Experts weigh in on the buzz around dragonflies

NOW: Experts weigh in on the buzz around dragonflies

MILWAUKEE (CBS 58) -- The buzz around town is truly a "buzz." Milwaukee's got a whole lot of dragonflies right now.

Charlie Bauer takes pictures of people at South Shore Terrace Beer Garden, but today, on Sept. 2, his camera is pointed up.

"And I don't think I've seen this many out maybe ever. It's pretty but it's also kind of scary because they're like little dinosaurs at the same time so," said photographer Charlie Bauer.

Clusters are showing up all over the state actually.

"So especially if you're close to the lakeshore, you can see quite an amazing event going on where there can be literally hundreds or even thousands flying past," said Dan Jackson, Wisconsin Dragonfly Society treasurer.

For 14 years, Dan Jackson has been with the Wisconsin Dragonfly Society -- yep, it's a thing.

"It's basically all about education and trying to get people interested in a really interesting group of insects (laughs)" said Jackson.

This is the common green darner species. That's what's out there.

"It's a big dragonfly, close to three inches long. The head and the thorax are green. And they're fast fliers, they're powerful fliers and they can fly anywhere from ground level anywhere up to way over your head," said Jackson.

Bayview is buzzing with them, and it's got people talking.

"There was like a huge swarm and it was kind of freaky looking at first," said Sarah Fandel, Bayview resident.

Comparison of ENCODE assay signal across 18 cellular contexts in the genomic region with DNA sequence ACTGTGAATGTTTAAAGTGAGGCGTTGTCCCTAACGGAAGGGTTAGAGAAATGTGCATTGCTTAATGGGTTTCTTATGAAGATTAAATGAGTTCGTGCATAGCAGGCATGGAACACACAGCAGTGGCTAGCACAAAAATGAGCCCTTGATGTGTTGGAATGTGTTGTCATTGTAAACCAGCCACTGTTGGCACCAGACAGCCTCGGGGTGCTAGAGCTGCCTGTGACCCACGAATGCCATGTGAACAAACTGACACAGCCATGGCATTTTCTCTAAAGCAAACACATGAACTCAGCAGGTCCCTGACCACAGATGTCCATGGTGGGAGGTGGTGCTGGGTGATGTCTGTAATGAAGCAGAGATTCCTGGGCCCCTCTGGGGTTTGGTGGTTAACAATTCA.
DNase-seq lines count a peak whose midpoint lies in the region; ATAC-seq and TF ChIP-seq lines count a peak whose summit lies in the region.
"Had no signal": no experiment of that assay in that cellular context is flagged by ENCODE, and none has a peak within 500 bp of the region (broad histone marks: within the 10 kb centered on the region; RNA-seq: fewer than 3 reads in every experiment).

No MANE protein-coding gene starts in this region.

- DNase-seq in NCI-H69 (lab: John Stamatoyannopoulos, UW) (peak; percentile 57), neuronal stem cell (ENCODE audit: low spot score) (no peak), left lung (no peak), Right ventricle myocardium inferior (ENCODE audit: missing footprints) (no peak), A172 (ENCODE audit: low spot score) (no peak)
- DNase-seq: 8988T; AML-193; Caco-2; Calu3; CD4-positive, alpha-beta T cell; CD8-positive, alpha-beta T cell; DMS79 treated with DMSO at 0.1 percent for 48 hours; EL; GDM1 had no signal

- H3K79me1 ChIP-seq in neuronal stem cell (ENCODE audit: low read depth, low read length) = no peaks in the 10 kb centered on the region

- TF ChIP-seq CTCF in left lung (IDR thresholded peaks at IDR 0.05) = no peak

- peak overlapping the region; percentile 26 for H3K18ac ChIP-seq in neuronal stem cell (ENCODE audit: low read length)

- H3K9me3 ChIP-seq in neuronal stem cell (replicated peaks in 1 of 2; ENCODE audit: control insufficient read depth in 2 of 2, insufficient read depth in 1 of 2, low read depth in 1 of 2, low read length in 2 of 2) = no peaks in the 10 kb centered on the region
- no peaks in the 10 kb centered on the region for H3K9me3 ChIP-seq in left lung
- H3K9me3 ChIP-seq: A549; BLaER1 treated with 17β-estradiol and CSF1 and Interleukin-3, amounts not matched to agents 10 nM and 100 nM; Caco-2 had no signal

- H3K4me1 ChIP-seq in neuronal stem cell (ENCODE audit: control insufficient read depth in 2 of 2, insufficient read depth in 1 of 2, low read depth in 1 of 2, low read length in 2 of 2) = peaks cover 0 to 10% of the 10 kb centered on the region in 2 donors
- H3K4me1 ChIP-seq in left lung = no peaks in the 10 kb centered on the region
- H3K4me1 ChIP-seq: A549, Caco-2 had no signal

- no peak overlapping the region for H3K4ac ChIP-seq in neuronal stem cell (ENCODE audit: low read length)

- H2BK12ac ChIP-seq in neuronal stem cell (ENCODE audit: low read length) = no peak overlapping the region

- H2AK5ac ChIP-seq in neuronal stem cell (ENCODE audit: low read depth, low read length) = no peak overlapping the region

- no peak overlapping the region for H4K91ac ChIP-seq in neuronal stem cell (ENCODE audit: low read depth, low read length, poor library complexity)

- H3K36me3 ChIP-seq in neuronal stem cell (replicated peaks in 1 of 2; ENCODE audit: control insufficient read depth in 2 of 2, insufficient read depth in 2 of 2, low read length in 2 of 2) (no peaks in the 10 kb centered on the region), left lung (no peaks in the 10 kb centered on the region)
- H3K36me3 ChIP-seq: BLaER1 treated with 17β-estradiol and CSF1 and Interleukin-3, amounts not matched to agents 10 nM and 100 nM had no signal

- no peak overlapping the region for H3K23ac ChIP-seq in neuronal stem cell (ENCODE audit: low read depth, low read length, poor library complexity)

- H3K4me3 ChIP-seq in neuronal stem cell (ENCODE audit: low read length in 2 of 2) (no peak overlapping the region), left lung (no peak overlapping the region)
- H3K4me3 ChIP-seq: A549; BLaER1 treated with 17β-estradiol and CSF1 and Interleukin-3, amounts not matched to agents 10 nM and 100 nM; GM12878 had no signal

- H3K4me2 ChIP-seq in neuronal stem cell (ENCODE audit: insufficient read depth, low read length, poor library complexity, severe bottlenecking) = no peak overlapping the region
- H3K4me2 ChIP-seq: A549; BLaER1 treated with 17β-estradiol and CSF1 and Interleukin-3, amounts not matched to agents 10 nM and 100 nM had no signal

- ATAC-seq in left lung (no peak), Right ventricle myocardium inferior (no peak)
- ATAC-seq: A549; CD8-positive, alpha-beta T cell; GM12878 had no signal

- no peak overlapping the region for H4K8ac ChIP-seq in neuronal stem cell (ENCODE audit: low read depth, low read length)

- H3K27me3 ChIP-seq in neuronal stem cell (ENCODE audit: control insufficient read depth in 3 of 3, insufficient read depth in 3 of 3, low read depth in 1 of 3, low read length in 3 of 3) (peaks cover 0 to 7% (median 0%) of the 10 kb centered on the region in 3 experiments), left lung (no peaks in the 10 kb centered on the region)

"So butterflies are your very favorite? Yea. Are dragonflies your second favorite? Yes," said 6-year-old Sophia Landa.

Well it is kind of hard to see but as the sun goes down here we are walking in the middle of what seems to be hundreds, maybe even thousands of dragonflies that are just buzzing all around us. And I want to tell you that if you don't like mosquito bites, hang out with dragonflies more because what we've learned is that dragonflies eat mosquitoes.

"Having a big swarm in your yard is a good thing especially if you have a bad case of mosquitoes or something like that. They can really have a positive impact," said Jackson.

Jackson says the fall migration happens every year. Dragonflies seek out a food source, like they were doing here at south shore, essentially stocking up for the journey ahead. Some will migrate all the way to Mexico and lay eggs. Their offspring migrate back to Wisconsin in the spring.

"All of a sudden, they'll congregate there and take advantage of that and create a big feeding swarm and consume those before they head on south if you will. They're taking up for a big trip. They're gonna fly anywhere from a thousand to 1,500 miles," said Jackson. "It's amazing that such a little itty bit created will go that far," said Jackson.

Share this article: